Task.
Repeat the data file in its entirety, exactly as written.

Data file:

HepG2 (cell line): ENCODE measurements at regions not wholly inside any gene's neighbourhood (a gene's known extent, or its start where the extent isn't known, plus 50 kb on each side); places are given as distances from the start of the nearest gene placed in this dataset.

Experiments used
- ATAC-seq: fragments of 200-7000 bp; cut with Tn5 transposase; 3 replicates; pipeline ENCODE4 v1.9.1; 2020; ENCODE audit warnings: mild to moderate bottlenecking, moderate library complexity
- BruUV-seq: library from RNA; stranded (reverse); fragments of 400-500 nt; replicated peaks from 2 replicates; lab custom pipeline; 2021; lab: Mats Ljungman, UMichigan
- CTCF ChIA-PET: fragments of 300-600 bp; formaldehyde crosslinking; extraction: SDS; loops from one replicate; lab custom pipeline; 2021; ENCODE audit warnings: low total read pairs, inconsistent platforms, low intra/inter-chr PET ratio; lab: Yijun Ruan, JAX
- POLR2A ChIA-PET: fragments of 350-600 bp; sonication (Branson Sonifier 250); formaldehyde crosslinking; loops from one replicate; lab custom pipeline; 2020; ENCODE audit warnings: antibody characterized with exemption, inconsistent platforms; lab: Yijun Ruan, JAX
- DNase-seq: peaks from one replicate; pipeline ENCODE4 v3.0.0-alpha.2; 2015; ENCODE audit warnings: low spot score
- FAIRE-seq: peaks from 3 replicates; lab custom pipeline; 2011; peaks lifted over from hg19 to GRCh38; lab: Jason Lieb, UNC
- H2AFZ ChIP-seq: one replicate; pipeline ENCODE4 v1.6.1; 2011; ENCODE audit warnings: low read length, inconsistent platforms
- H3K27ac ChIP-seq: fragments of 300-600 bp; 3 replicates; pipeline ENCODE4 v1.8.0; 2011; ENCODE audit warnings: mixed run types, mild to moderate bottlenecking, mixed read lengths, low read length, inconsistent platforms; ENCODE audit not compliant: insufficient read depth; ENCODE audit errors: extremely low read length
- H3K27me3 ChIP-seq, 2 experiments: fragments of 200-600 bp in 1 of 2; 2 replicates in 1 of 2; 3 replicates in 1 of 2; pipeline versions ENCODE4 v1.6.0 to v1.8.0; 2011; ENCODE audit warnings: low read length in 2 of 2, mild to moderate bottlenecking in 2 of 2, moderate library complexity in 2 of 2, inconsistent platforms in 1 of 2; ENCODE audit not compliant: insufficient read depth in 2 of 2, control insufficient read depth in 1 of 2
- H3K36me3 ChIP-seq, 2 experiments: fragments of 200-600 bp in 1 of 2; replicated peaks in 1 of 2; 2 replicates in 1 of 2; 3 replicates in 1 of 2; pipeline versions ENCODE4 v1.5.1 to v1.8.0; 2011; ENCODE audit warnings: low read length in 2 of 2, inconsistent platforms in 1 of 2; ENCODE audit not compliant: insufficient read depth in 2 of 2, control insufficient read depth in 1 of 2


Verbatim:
HepG2 (cell line): ENCODE measurements at regions not wholly inside any gene's neighbourhood (a gene's known extent, or its start where the extent isn't known, plus 50 kb on each side); places are given as distances from the start of the nearest gene placed in this dataset.

Experiments used
- ATAC-seq: fragments of 200-7000 bp; cut with Tn5 transposase; 3 replicates; pipeline ENCODE4 v1.9.1; 2020; ENCODE audit warnings: mild to moderate bottlenecking, moderate library complexity
- BruUV-seq: library from RNA; stranded (reverse); fragments of 400-500 nt; replicated peaks from 2 replicates; lab custom pipeline; 2021; lab: Mats Ljungman, UMichigan
- CTCF ChIA-PET: fragments of 300-600 bp; formaldehyde crosslinking; extraction: SDS; loops from one replicate; lab custom pipeline; 2021; ENCODE audit warnings: low total read pairs, inconsistent platforms, low intra/inter-chr PET ratio; lab: Yijun Ruan, JAX
- POLR2A ChIA-PET: fragments of 350-600 bp; sonication (Branson Sonifier 250); formaldehyde crosslinking; loops from one replicate; lab custom pipeline; 2020; ENCODE audit warnings: antibody characterized with exemption, inconsistent platforms; lab: Yijun Ruan, JAX
- DNase-seq: peaks from one replicate; pipeline ENCODE4 v3.0.0-alpha.2; 2015; ENCODE audit warnings: low spot score
- FAIRE-seq: peaks from 3 replicates; lab custom pipeline; 2011; peaks lifted over from hg19 to GRCh38; lab: Jason Lieb, UNC
- H2AFZ ChIP-seq: one replicate; pipeline ENCODE4 v1.6.1; 2011; ENCODE audit warnings: low read length, inconsistent platforms
- H3K27ac ChIP-seq: fragments of 300-600 bp; 3 replicates; pipeline ENCODE4 v1.8.0; 2011; ENCODE audit warnings: mixed run types, mild to moderate bottlenecking, mixed read lengths, low read length, inconsistent platforms; ENCODE audit not compliant: insufficient read depth; ENCODE audit errors: extremely low read length
- H3K27me3 ChIP-seq, 2 experiments: fragments of 200-600 bp in 1 of 2; 2 replicates in 1 of 2; 3 replicates in 1 of 2; pipeline versions ENCODE4 v1.6.0 to v1.8.0; 2011; ENCODE audit warnings: low read length in 2 of 2, mild to moderate bottlenecking in 2 of 2, moderate library complexity in 2 of 2, inconsistent platforms in 1 of 2; ENCODE audit not compliant: insufficient read depth in 2 of 2, control insufficient read depth in 1 of 2
- H3K36me3 ChIP-seq, 2 experiments: fragments of 200-600 bp in 1 of 2; replicated peaks in 1 of 2; 2 replicates in 1 of 2; 3 replicates in 1 of 2; pipeline versions ENCODE4 v1.5.1 to v1.8.0; 2011; ENCODE audit warnings: low read length in 2 of 2, inconsistent platforms in 1 of 2; ENCODE audit not compliant: insufficient read depth in 2 of 2, control insufficient read depth in 1 of 2